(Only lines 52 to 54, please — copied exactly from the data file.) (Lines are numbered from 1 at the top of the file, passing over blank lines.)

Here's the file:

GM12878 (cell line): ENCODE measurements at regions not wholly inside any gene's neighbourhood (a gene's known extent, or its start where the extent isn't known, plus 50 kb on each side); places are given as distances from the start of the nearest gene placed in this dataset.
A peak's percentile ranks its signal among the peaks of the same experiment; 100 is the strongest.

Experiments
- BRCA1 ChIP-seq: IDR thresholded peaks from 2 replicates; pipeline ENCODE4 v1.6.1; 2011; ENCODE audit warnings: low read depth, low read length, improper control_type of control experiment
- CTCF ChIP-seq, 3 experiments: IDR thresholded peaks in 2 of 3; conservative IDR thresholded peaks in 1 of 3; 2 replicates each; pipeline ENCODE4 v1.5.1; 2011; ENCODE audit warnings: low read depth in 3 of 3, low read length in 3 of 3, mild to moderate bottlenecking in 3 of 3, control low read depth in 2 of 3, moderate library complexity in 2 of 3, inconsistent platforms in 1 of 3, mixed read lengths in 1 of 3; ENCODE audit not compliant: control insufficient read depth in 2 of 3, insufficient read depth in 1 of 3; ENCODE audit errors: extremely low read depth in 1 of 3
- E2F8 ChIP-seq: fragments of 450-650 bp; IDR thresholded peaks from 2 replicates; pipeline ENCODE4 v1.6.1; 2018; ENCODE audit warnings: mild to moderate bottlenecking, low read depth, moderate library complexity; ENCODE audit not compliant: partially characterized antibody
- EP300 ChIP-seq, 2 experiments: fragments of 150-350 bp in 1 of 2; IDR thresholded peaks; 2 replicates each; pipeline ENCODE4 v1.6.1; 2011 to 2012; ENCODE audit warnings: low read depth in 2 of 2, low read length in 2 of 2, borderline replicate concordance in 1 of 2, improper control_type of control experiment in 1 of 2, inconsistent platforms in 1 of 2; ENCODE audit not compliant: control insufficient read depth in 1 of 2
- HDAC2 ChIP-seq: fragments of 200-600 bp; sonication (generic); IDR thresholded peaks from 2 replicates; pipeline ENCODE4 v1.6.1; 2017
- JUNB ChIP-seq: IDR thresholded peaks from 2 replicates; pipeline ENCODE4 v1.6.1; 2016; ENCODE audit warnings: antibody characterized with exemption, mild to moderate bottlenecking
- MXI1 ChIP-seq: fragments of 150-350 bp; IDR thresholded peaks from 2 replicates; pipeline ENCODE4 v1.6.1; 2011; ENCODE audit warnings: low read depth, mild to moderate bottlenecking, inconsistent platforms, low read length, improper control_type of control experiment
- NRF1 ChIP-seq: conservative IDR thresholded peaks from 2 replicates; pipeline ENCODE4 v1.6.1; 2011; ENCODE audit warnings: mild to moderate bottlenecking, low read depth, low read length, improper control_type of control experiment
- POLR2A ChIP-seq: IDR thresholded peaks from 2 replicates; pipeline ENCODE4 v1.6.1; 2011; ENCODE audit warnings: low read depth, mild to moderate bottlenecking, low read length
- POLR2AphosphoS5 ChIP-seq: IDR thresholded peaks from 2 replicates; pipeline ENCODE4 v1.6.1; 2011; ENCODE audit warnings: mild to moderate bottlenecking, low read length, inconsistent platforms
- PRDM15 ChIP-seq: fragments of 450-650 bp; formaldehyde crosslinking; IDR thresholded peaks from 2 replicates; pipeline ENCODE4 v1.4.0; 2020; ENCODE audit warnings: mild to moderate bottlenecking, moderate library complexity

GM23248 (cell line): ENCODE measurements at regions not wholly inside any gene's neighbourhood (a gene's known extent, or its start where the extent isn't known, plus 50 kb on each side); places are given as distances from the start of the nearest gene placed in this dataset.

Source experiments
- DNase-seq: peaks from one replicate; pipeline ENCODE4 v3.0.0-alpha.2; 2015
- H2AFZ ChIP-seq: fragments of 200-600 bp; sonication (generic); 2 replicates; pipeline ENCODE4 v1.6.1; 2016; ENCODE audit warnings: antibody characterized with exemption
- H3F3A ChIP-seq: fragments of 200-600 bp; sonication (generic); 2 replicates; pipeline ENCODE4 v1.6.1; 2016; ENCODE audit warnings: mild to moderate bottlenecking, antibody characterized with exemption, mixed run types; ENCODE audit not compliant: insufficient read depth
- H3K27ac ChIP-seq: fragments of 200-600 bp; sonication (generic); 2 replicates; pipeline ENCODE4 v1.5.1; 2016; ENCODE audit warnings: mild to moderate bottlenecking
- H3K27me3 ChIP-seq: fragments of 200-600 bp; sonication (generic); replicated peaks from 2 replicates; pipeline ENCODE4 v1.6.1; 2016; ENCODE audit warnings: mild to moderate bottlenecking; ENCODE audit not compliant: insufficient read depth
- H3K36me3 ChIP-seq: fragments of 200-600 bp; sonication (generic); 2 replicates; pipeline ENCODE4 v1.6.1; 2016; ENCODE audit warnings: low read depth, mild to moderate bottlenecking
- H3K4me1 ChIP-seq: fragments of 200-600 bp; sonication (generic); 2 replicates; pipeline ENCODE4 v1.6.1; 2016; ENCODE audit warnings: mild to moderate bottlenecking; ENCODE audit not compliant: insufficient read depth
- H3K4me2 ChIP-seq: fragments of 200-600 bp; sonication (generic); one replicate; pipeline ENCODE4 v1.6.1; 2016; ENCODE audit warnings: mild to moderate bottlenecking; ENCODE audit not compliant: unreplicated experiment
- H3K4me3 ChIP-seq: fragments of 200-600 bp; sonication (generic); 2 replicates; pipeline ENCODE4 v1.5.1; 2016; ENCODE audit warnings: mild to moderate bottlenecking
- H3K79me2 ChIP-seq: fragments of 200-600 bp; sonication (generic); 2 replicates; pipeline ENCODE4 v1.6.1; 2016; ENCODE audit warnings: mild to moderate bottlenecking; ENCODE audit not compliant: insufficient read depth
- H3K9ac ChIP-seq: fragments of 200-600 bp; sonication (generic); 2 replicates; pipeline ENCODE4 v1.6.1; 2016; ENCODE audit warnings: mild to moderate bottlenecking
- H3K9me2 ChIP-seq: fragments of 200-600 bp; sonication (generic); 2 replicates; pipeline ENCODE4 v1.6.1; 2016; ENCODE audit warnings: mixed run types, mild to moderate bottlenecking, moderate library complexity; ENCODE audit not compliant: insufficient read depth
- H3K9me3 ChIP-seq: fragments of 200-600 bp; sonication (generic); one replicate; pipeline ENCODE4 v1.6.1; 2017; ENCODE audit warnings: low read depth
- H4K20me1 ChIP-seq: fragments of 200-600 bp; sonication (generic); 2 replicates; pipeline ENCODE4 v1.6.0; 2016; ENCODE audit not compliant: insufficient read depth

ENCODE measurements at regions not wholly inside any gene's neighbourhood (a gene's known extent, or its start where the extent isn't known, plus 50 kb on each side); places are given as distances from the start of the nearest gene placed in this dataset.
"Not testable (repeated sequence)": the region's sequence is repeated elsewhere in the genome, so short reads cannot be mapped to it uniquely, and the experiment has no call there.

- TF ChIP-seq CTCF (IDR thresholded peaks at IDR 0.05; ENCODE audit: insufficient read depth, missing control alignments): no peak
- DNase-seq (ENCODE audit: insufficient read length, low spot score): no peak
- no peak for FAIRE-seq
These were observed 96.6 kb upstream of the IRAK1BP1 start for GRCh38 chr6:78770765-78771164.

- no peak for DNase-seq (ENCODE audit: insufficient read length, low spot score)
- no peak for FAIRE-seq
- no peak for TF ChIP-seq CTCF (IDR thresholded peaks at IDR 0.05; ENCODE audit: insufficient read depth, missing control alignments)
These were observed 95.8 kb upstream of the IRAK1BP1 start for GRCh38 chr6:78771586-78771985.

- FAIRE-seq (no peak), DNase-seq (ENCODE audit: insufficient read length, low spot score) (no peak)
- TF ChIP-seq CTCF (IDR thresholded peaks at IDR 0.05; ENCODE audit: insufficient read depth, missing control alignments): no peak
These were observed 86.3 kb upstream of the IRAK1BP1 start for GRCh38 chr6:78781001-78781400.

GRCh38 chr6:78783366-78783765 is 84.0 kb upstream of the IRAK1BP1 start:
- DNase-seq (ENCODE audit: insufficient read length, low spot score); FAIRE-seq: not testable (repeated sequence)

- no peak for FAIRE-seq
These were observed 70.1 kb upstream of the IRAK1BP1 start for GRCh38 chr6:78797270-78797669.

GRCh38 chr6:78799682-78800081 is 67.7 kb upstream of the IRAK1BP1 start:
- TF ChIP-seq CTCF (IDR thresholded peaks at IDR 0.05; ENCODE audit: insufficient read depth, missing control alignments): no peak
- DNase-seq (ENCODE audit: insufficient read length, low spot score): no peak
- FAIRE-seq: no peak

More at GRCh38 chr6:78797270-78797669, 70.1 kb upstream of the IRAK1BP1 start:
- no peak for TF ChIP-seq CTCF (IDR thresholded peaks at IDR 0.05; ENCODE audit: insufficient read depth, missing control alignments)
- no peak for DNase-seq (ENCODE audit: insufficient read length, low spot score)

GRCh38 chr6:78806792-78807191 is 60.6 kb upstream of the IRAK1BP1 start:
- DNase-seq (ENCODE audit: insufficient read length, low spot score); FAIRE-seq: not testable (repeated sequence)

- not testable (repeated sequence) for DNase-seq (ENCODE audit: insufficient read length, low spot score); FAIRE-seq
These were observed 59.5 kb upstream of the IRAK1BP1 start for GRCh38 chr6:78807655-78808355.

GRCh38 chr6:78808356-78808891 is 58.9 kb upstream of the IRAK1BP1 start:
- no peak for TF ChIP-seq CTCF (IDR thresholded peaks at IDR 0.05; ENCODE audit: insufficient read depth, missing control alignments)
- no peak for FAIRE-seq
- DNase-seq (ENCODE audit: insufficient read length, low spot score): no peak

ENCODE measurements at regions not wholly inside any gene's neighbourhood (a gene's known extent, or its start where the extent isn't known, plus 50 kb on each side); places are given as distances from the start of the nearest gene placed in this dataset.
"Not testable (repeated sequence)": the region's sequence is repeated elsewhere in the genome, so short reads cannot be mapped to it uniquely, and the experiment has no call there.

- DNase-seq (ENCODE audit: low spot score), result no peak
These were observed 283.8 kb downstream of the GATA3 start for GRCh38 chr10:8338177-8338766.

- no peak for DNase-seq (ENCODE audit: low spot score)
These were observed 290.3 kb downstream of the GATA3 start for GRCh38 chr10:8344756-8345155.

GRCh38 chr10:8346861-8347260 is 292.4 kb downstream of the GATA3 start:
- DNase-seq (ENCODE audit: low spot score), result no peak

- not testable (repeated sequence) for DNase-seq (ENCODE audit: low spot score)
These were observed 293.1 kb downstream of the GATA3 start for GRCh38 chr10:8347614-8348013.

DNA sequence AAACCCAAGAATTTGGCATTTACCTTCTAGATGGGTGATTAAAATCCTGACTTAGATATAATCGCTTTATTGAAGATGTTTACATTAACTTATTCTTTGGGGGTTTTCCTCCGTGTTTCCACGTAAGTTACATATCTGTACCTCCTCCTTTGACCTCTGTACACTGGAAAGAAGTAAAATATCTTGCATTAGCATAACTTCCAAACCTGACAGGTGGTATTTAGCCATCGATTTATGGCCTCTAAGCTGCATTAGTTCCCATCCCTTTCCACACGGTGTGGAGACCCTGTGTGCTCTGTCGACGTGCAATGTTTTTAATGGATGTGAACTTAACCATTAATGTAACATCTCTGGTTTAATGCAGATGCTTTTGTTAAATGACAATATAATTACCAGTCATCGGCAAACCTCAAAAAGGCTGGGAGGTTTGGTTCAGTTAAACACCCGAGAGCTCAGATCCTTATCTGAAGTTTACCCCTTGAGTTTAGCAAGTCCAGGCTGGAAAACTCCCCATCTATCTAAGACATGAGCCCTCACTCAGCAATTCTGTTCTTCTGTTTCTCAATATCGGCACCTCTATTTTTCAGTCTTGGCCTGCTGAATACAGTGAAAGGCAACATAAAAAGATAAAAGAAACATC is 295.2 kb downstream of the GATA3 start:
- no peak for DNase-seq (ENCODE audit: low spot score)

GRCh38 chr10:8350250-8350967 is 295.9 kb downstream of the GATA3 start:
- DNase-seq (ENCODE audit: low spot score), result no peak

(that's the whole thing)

More at GRCh38 chr6:78797270-78797669, 70.1 kb upstream of the IRAK1BP1 start:
- no peak for TF ChIP-seq CTCF (IDR thresholded peaks at IDR 0.05; ENCODE audit: insufficient read depth, missing control alignments)
- no peak for DNase-seq (ENCODE audit: insufficient read length, low spot score)